Don't let your broker sweep your cash yield into the basement.
Many major brokerage firms in recent years have eliminated higher-yielding money-market funds as a sweep option, pushing customers into lower-yielding bank sweep accounts. Often, the cash is routed to banks affiliated with the brokerage firm, plumping up the firm’s profits.
Brokerage firm Edward Jones eliminated its money-fund sweep option for new brokerage customers in February. Merrill Lynch removed money-fund sweep options for most new accounts last September, and most existing money-fund balances have been moved to deposit accounts at Bank of America, Merrill’s parent-company bank. Charles Schwab eliminated money-market funds as a brokerage sweep option for most new accounts in 2016.
Such moves can seriously crimp customers’ yields. The 100 largest taxable money funds yield 2.25% on average, according to Crane Data, while the average brokerage sweep account now yields just 0.25% for balances up to $100,000. Schwab’s sweep options currently yield 0.33% for balances below $1 million, while the yield on Merrill’s bank sweep ranges from 0.14% to 0.75%, depending on the level of account assets.
The firms say they’re still offering competitive cash options. “Our approach allows clients to choose from among an attractive set of cash-management options while Schwab earns returns on the net interest income,” says Schwab spokesman Mike Peterson. “Those returns are then reinvested in serving clients and returning value to the firm’s stockholders.”
Brokerage firms are trying to squeeze more profits out of customers’ cash as their earnings from trading commissions have taken a hit. An industry price war has driven commissions down to just a few dollars—or even zero, in some cases. By flocking to brokerage firms offering low-cost trades, consumers “have voted with their dollars, and they want $4.95 trades instead of reasonable-paying cash,” says Peter Crane, president of Crane Data, which tracks money funds and other cash vehicles. “It’s like consumers in effect want fees they can’t see.”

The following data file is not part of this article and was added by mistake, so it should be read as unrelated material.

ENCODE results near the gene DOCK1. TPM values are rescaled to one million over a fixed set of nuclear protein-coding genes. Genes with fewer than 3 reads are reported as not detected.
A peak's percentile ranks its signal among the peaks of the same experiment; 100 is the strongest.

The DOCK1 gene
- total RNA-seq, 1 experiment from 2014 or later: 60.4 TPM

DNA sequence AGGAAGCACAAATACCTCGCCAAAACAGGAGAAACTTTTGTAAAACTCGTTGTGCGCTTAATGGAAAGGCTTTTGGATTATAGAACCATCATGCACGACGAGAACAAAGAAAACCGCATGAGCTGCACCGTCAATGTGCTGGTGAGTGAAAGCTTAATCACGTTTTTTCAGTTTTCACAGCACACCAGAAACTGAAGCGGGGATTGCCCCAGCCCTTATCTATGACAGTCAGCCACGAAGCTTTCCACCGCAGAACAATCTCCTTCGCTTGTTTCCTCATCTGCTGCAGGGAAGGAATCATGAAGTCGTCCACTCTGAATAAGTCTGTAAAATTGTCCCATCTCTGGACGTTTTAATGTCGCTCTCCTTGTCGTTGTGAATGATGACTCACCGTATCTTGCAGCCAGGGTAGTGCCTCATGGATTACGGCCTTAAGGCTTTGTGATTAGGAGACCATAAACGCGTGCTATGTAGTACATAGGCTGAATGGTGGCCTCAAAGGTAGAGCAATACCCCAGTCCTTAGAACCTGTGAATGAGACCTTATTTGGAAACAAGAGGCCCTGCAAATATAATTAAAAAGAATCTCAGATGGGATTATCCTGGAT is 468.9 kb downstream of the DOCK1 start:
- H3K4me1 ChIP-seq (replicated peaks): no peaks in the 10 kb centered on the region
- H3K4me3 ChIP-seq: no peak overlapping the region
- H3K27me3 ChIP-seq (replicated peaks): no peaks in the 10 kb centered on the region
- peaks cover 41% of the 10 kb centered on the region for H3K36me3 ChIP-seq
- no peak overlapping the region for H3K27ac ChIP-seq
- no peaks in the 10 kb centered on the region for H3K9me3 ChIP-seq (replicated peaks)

Hunt for High Yields
For retirees holding significant amounts of cash, of course, maximizing cash yields may well be a top priority. If your only sweep options are low-yielding bank accounts, you can always move that cash into a money-market mutual fund.
The top-yielding money funds available to individual investors now yield north of 2.5%. Investors looking for the safest cash options may want to stick with money funds holding Treasuries and other government securities. Top government money funds yield roughly 0.2 percentage point less than top “prime” money funds, which hold corporate debt.
A few firms have retained money-market funds as sweep options. At Vanguard, for example, the only sweep option is the Vanguard Federal Money Market Fund (symbol VMFXX), a government money fund that yields about 2.3%.
Another option: Shift your cash to a high-yield bank account. Goldman Sachs’s online bank Marcus (opens in new tab), for example, offers a 2.25% yield. Pay attention to fees and other fine print. High-yield savings accounts may require a minimum balance to avoid fees or earn the best yield. If you want some help chasing the highest yields, MaxMyInterest (opens in new tab) will spread your money among various online savings accounts and regularly reallocate the cash to capture the highest rates, for a fee of 0.08% annually.
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